That Was Then, This Is Now
There’s been growing speculation that tech, and specifically software, are in a bubble. The biggest comparison is the mad run-up to all-time highs set in the 1999/2000 time period but I have to say, that was then and this is now. Then, the market was speculating on what the Internet and technology might become, now the market is rushing into those names that have proven their worth.
If nothing else, the COVID-19 pandemic has proven that technology works. I’ve said it before and I’ll say it again, the global shift to technology was already underway. The pandemic accelerates that shift at ALL levels. When you think about it, it takes three things to make the internet work and software is one of them. You have to have the infrastructure of technology, the cables, and networks, you have to have the hardware to connect, the computers laptops and mobile devices, and you have to have the software to make them do whatever it is you want them to do. To drive you need the car and the gas to make it go.
A Leader In Digital Entertainment
Digital entertainment is one of the biggest winners from the pandemic and Electronic Arts (NASDAQ: EA) results prove it. While folks have been shut in at home they’ve been turning to games and gaming as one of their pass-times. In terms of the business, Electronic Arts saw its revenue surge 87% from the prior year’s Q1 on rising demand across all platforms.
To put the company’s strength in perspective, the $1.39 billion in net-bookings exceeded consensus by $0.33 billion and the company’s own guidance by $0.39 billion or 40%. Thinking about this in terms of the full-year consensus, the full-year consensus is already too-low and likely to be increased very very soon.
On a segment basis, Apex: Legends was the highest performing title in the lineup. Apex: Legends saw its user engagement at the highest since the first season. Madden Football, another of the company’s top-selling brands, saw its user base grow 140% while FIFA soccer grew 100%.
“Player engagement through the first quarter was exceptionally high, and well above our forecast,” said COO and CFO Blake Jorgensen. “Our Stay Home, Play Together initiatives have been a strong tailwind for the business, as players look for safe and social entertainment in these difficult times.”
Looking forward, Electronic Arts has raised guidance to a range above the current consensus and I see no reason why it won’t be raised again. The COVID-19 pandemic is far from over and rising rates of infection are sending people back indoors. Guidance for the year is now $5.95 million net bookings versus the $5.63 consensus and EPS in the range of $2.97.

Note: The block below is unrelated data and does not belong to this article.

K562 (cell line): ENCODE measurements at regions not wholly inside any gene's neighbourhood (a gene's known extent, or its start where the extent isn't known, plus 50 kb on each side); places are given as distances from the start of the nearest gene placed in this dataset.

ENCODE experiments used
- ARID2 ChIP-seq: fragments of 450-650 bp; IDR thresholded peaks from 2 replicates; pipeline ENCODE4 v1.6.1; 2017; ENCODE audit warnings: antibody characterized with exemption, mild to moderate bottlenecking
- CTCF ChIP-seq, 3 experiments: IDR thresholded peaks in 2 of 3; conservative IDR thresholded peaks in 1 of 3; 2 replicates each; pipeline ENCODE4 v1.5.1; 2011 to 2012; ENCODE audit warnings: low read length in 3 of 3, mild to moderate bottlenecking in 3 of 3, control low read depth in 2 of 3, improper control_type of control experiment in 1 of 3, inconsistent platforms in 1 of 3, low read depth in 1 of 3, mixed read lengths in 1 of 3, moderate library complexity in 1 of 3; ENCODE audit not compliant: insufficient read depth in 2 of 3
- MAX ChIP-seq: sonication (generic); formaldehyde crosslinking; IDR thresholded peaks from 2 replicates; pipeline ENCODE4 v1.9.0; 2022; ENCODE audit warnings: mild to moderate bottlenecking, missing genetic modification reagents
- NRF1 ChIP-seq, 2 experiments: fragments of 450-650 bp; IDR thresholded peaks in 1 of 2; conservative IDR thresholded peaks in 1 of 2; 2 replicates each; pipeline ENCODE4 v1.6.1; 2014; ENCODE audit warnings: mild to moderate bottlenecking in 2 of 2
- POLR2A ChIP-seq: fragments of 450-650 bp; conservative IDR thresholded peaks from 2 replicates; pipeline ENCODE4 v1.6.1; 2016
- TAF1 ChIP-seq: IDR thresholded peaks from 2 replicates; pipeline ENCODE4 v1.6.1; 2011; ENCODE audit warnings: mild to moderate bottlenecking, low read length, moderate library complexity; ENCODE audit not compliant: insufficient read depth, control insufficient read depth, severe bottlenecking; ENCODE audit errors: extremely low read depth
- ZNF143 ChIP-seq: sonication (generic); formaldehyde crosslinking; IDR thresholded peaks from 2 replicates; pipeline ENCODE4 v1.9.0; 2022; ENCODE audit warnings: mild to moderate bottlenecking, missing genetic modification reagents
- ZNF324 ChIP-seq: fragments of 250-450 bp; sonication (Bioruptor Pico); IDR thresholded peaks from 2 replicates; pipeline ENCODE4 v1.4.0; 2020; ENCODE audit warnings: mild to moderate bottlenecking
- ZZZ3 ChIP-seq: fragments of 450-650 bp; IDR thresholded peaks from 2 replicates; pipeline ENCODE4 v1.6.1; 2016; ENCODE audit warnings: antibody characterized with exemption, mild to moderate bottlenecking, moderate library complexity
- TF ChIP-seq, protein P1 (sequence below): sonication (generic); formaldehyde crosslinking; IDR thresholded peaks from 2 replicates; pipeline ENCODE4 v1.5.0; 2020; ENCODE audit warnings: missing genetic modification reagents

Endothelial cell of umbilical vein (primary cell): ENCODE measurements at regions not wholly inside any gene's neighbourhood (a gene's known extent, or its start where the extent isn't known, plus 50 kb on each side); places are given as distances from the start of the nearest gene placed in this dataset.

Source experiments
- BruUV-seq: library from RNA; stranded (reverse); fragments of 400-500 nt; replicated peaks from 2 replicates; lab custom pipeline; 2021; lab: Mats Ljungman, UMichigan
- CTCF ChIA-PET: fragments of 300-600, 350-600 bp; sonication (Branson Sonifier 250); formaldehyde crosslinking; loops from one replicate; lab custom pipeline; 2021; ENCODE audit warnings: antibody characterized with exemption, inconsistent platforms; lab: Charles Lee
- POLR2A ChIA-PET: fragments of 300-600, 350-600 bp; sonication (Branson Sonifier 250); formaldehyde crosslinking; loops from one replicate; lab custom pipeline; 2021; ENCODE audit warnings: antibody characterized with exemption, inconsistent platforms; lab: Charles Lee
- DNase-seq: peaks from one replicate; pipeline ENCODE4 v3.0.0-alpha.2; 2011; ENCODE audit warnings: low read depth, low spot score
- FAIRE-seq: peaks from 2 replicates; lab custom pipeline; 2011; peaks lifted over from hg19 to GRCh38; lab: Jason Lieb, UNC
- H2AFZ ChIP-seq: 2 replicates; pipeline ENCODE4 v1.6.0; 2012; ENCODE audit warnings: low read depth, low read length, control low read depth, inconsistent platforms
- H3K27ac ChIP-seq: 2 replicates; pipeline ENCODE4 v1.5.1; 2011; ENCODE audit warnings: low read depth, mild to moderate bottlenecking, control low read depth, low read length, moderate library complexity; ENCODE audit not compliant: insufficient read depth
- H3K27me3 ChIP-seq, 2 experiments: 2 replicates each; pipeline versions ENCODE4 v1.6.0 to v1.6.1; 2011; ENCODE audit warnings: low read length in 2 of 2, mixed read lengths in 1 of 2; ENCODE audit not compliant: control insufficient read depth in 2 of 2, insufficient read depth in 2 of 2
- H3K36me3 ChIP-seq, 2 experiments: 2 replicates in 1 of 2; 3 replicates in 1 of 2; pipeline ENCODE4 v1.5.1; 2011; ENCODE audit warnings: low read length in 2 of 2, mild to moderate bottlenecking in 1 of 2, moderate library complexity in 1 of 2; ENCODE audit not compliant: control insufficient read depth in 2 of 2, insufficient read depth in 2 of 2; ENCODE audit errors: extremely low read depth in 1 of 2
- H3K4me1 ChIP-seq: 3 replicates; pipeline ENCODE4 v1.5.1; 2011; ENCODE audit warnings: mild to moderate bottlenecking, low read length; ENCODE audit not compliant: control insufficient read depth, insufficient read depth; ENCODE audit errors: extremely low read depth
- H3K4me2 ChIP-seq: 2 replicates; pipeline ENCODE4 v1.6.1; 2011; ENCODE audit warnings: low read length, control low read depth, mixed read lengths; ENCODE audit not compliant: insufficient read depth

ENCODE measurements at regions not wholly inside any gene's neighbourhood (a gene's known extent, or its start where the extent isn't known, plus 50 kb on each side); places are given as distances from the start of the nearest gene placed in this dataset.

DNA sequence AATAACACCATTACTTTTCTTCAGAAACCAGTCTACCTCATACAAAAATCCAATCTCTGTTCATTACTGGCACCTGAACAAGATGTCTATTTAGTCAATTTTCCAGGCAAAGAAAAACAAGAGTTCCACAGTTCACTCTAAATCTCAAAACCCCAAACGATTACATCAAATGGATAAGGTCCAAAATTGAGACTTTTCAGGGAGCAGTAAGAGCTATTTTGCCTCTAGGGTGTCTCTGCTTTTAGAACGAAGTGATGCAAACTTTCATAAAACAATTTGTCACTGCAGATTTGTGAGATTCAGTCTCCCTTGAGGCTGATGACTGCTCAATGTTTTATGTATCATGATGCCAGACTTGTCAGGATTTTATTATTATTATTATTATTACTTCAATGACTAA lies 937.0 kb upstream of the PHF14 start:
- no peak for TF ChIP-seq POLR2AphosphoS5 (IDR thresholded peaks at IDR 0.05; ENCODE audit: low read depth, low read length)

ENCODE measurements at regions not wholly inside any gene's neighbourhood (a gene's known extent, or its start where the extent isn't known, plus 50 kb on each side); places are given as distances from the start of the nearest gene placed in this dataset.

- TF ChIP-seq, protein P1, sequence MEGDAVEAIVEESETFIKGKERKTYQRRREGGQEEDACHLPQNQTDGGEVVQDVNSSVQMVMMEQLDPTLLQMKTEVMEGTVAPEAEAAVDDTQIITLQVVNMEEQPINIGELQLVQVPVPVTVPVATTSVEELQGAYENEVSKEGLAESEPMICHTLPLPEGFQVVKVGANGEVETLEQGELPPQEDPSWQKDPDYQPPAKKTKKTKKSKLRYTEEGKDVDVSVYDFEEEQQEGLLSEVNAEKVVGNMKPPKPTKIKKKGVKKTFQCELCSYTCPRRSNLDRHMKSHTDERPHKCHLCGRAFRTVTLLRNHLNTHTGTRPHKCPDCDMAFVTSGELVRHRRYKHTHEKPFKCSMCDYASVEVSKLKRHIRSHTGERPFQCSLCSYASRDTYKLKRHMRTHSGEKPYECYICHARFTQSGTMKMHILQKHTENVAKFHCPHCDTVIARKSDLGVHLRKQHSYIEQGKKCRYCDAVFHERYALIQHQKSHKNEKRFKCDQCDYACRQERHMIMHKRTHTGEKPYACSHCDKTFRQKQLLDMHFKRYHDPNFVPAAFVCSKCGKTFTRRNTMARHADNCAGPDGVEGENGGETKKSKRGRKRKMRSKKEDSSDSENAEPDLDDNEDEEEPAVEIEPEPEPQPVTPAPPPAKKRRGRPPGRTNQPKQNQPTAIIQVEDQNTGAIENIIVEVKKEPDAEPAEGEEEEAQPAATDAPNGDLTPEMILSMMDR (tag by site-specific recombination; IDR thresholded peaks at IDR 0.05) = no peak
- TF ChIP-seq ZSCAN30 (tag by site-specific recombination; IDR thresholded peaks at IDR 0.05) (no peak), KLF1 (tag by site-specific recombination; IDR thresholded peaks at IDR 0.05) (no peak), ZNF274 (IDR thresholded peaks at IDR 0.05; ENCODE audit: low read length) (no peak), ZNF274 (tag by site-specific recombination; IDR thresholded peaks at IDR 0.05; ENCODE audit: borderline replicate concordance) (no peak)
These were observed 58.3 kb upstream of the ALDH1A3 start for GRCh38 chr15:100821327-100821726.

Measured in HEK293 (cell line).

The Technical Outlook: Breaking Out To New Highs
Shares of Electronic Arts have been moving steadily higher since hitting their March lows. Like other perfectly positioned pandemic-plays, the rebound from the lows not only recouped the losses but went on to set new high after new high. Today’s news has the shares up again, about 2.2% in early action, and breaking out to yet another new high.
The indicators are lagging a bit, stochastic is firing a bullish crossover but MACD hasn’t, so there is reason to be cautious but the overall picture is bullish. Provided the stock can maintain a close above what should now be new support I see price action moving up to retest the all-time high near $150. If price action breaks above that level we could see this stock double.
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20 "Past Their Prime" Stocks to Dump From Your Portfolio
Did you know the S&P 500 as we know it today does not look anything close to what it looked like 30 years ago? In 1987, IBM, Exxon, GE, Shell, AT&T, Merck, Du Pont, Philip Morris, Ford and GM had the largest market caps on the S&P 500. ExxonMobil is the only company on that list to remain in the top 10 in 2017. Even just 15 years ago, companies like Radio Shack, AOL, Yahoo and Blockbuster were an important part of the S&P 500. Now, these companies no longer exist as public companies.
As the years go by, some companies lose their luster and others rise to the top of the markets. We've already seen this in the last few decades with tech companies surpassing industrial and energy companies that once dominated the S&P 500. It's hard to know what the next mega trend will be that will knock Apple, Google and Amazon off the top rankings of the S&P 500, but we do know that companies won't stay on the S&P 500 forever.
We've identified 20 companies that are past their prime. They aren't at risk of a near-term delisting from the S&P 500, but they are showing negative earnings growth for the next several years. If you own any of these stocks, consider selling them now before they become the next Yahoo, Radio Shack, Blockbuster, AOL and are sold off for a fraction of their former value.
View the "20 "Past Their Prime" Stocks to Dump From Your Portfolio".